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Author Topic: AAS  (Read 192 times)

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shafaifer

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AAS
« on: February 26, 2015, 07:27:49 AM »

In AAS, the standard calibration curve typically has a y-axis intercept value of 0.0x (where x goes from 1 to 9  :)), for example, a Na calibration standard curve of concentrations (0.1, 0.2, 0.4 and 1 mg/L) has the following equation:

A = 0.4384c + 0.0183,

I take the first value to be the extinction coefficient, but what should I do with the value of 0.0183? Can it be omitted to meet the Beer-Lambert law which tells: A = lcĪµ (l is in this case 1 cm).
Can I exclude it if I, for example, would like to calculate the unknown concentration of Na in a water sample?

Kind regards
« Last Edit: February 26, 2015, 07:52:37 AM by shafaifer »
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kriggy

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Re: AAS
« Reply #1 on: February 26, 2015, 08:16:29 AM »

You should deduct the 0,0183 from measured absorbance because the sample with 0 concentration of Na will have A=0,0183. So
c=(A-0,0183)/0,4384

shafaifer

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Re: AAS
« Reply #2 on: February 26, 2015, 10:27:20 AM »

You should deduct the 0,0183 from measured absorbance because the sample with 0 concentration of Na will have A=0,0183. So
c=(A-0,0183)/0,4384

A reasonable great answer - so thank you  :)
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Furanone

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Re: AAS
« Reply #3 on: February 26, 2015, 02:56:23 PM »

Another possibility if you know for sure a certain assay has a 0 intercept, then you could plot A=0.4834c+0.0183 using 0.1, 0.2, 0.3 all the way up to 1 in Excel, then add in 0, 0 to the data set & graph and then change the trendline to "set intercept = 0". This would give a new equation of A=0.4654c with still a respectable R^2 of 0.997. Changing the graph axes to switch the x an y values would then give c=2.1508A. The benefit of doing this way is increased sensitivity for very low absorbance values, where subtracting the 0.0158 (although very small) would give no detectable concentration below a 0.0158 absorbance threshold.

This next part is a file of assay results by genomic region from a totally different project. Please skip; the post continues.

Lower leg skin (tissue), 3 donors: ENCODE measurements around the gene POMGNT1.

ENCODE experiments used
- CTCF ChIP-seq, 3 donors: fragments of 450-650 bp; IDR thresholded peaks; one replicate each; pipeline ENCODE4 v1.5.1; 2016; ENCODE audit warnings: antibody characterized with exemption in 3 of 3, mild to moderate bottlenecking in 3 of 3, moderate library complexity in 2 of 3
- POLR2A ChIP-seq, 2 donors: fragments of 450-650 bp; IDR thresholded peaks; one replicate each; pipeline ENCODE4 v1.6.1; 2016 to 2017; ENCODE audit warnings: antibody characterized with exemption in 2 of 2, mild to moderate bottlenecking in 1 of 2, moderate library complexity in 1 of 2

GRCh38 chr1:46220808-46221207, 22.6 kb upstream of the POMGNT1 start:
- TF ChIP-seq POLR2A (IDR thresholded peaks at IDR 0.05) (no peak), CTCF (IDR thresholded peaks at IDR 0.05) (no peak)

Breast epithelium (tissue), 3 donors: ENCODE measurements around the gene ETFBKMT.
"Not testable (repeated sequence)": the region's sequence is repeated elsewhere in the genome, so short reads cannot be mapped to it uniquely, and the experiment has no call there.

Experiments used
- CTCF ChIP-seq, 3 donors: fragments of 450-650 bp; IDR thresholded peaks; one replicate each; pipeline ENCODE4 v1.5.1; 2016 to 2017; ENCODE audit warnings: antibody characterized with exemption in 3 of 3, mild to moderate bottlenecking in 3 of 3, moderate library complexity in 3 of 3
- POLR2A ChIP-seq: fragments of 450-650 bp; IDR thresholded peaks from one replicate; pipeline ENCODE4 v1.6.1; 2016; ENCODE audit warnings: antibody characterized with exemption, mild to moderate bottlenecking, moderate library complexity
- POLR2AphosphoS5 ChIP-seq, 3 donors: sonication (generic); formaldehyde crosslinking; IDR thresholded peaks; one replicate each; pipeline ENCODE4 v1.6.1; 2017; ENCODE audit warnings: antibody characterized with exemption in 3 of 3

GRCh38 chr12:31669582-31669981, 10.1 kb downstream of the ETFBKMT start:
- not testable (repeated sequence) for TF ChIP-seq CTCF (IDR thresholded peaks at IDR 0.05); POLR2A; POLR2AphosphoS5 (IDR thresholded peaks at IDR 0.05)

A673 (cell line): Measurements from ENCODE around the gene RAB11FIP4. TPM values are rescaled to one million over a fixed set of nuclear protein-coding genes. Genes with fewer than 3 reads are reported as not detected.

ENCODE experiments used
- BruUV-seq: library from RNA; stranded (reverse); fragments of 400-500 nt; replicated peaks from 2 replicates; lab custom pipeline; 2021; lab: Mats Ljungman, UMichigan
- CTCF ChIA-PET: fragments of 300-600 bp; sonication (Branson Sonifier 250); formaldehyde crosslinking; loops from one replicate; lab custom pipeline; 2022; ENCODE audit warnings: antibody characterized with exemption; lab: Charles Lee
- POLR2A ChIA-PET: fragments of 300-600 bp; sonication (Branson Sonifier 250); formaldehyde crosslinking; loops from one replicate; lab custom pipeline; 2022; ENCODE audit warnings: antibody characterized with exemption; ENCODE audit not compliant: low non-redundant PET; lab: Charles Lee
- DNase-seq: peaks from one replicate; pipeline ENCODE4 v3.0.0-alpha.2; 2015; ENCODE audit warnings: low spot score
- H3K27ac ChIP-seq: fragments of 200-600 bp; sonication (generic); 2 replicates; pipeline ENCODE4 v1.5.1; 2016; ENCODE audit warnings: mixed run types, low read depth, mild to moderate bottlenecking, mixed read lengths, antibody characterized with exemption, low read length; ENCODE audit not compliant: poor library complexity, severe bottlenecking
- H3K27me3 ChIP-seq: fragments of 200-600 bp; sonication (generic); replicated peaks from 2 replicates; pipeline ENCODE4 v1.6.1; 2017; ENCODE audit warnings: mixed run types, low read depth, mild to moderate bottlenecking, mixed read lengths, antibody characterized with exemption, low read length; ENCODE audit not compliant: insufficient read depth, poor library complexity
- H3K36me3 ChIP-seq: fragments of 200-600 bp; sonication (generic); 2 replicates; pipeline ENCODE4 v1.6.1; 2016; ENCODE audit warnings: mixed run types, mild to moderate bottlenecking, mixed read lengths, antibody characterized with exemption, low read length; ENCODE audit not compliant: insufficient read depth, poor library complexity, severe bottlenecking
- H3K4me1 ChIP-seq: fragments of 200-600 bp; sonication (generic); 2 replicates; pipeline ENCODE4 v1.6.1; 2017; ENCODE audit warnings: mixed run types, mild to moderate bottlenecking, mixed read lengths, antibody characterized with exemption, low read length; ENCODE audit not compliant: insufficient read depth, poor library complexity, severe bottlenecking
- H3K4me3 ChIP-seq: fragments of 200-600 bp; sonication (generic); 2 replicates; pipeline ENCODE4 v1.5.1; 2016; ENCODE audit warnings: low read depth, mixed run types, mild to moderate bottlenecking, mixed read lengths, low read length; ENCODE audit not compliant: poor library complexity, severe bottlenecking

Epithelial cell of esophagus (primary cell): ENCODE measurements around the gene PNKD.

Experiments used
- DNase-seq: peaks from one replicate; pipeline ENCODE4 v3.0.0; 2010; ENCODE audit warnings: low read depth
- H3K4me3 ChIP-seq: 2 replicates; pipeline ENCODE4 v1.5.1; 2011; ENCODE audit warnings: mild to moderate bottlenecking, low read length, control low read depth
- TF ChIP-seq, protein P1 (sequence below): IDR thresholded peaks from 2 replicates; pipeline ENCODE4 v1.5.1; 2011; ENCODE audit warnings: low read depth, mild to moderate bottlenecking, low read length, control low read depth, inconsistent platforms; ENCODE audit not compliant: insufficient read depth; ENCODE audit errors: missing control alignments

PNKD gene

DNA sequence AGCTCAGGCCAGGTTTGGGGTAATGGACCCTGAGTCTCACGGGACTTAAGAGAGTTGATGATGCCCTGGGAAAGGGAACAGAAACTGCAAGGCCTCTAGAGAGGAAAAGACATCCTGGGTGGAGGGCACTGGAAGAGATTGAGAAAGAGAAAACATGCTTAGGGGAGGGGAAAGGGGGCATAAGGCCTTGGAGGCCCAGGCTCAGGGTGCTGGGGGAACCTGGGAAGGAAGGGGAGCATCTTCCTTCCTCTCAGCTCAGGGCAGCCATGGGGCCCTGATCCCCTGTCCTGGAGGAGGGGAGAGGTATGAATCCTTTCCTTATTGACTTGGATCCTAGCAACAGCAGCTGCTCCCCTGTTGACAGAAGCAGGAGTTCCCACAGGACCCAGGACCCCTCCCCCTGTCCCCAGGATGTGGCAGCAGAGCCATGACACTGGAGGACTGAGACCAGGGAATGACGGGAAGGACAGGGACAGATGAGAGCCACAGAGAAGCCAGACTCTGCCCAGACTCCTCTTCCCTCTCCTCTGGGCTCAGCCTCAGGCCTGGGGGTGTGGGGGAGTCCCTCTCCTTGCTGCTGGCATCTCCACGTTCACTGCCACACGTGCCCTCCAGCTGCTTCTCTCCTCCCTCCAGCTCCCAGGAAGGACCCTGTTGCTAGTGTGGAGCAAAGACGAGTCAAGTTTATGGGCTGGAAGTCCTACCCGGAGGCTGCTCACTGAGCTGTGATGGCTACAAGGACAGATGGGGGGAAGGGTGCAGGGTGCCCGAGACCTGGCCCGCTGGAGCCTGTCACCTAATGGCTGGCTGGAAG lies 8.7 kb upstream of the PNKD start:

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shafaifer

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Re: AAS
« Reply #4 on: February 26, 2015, 10:20:08 PM »

Another possibility if you know for sure a certain assay has a 0 intercept, then you could plot A=0.4834c+0.0183 using 0.1, 0.2, 0.3 all the way up to 1 in Excel, then add in 0, 0 to the data set & graph and then change the trendline to "set intercept = 0". This would give a new equation of A=0.4654c with still a respectable R^2 of 0.997. Changing the graph axes to switch the x an y values would then give c=2.1508A. The benefit of doing this way is increased sensitivity for very low absorbance values, where subtracting the 0.0158 (although very small) would give no detectable concentration below a 0.0158 absorbance threshold.

Thanks for the advise.
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